Low interest rates can substantially enhance the overall effectiveness of a GRAT. If the appreciation of assets held by a GRAT exceeds the IRS assumed interest rate, the trust assets remaining after payment of the annuity would be transferred to or for the benefit of your children (or other descendants) without additional gift tax consequences. The IRS assumed interest rate is 1.8% for transfers during December, 2010 to GRATs. This low interest rate increases the likelihood of successful transfers from GRATs to your children or descendants if the trust invests in or holds assets which grow at a rate higher than the IRS assumed interest rate.
Both the U.S. House of Representatives and the Obama Administration have proposed making GRATs less attractive by preventing taxpayers from structuring GRATs in this manner.
2010 Transfer of Closely-Held Business Interests
Due to difficult business and economic conditions, the values of many closely-held businesses have reached all-time lows. Combining GRATs with other planning techniques which benefit from the historically low interest rate environment can transfer a significant percentage of your interests in a closely-held business to family members at the current reduced values. The Obama Administration has proposed legislation which would artificially inflate the value of interests in family-controlled businesses and other entities over their independently appraised fair-market value when transferred to other family members. While it is unclear whether such legislation will be enacted, we recommend that those who may wish to transfer closely-held businesses and other interests consider doing so as soon as practicable.
In light of current low interest rates, there are planning opportunities associated with loans to your family members or other individuals. The current annual Applicable Federal Rates for December are .32% for short-term loans of three or fewer years, 1.53% for mid-term loans in excess of three years and fewer than nine years, and 3.53% for long-term loans in excess of nine years.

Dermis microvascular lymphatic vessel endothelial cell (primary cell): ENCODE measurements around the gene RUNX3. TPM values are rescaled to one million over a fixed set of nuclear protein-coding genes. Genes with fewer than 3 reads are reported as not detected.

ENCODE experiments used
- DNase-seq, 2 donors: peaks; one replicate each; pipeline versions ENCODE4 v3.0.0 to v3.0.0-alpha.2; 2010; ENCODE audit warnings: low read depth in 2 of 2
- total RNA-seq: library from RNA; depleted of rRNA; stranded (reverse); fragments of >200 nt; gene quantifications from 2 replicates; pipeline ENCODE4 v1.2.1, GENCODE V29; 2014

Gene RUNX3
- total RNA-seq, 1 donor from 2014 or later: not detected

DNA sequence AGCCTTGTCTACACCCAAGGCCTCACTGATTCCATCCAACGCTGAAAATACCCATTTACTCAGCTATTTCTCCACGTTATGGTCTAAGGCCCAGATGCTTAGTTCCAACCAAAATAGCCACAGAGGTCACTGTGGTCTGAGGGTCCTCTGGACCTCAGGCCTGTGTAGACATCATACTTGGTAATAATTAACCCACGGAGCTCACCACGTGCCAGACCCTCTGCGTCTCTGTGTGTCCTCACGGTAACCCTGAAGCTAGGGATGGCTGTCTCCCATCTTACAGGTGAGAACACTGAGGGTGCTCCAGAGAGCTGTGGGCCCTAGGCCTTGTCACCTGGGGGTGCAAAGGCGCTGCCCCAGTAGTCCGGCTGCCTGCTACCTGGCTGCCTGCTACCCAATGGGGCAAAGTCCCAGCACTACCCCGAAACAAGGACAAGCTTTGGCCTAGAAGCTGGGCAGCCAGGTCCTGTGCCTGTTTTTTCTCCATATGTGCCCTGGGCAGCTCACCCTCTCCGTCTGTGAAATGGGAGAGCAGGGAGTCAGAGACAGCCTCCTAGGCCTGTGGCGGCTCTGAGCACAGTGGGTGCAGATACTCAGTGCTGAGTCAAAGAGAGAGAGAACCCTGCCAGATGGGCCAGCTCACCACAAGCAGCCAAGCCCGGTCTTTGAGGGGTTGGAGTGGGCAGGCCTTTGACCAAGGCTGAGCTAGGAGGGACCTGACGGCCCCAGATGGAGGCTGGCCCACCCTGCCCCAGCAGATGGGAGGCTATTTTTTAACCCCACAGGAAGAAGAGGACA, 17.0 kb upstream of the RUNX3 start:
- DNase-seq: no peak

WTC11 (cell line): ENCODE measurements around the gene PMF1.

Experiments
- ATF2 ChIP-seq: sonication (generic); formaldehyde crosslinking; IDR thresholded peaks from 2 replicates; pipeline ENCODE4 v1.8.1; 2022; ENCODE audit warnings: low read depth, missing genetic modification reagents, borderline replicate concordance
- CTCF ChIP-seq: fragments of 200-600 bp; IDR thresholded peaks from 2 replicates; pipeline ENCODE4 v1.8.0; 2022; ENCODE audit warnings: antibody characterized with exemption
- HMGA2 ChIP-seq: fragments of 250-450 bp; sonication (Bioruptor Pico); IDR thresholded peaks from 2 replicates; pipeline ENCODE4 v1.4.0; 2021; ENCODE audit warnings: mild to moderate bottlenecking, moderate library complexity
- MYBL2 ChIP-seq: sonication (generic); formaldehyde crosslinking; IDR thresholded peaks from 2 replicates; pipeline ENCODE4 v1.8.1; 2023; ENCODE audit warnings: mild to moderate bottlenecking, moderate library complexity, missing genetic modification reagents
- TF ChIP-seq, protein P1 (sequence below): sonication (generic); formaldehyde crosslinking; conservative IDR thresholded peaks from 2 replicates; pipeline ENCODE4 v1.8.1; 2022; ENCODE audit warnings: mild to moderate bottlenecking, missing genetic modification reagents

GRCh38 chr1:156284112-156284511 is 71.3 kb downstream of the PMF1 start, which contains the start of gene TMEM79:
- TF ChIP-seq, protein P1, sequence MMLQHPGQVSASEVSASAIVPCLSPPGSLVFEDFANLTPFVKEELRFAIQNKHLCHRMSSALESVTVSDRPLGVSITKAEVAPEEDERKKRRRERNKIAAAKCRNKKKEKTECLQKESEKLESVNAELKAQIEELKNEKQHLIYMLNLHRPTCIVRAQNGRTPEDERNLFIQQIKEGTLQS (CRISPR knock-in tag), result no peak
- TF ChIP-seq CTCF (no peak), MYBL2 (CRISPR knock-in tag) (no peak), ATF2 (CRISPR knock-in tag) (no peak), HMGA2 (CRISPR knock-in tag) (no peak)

The loan documents could provide for a balloon payment at the end of the loan term. If the return on the principal amount loaned exceeds the interest owed on this amount, then the borrower will receive a tax-free gift of the excess return. Although interest will be due during the term of the loan, you can forgive this repayment as a gift to the borrower. However, in most cases you will still have to pay income tax on the amount of interest that you would have received.
Any loan outstanding now may be forgiven prior to the end of 2010 to take advantage of the 35% gift tax rate (but only after it becomes certain that the gift tax rate will remain at 35% for 2010).
Of possibly greater planning significance to some will be the use of loans in connection with the sale of assets to trusts for the benefit of family members. Favorable investment returns compared to the hurdle rate associated with the low rates of interest, combined with favorable income tax attributes, make sales to trusts an important planning tool, especially at this time.
THIS ARTICLE MAY NOT BE USED FOR PENALTY PROTECTION.
CIRCULAR 230 DISCLAMER: NONE OF THE ARTICLES IN THIS NEWSLETTER ARE INTENDED OR WRITTEN BY THE VARIOUS AUTHORS OR DENHA & ASSOCIATES, PLLC, TO BE USED, AND THEY CANNOT BE USED, BY YOU (OR ANY OTHER TAXPAYER) FOR THE PURPOSE OF AVOIDING PENALTIES THAT MAY BE IMPOSED ON YOU (OR ANY OTHER TAXPAYER) UNDER THE INTERNAL REVENUE CODE OF 1986, AS AMENDED.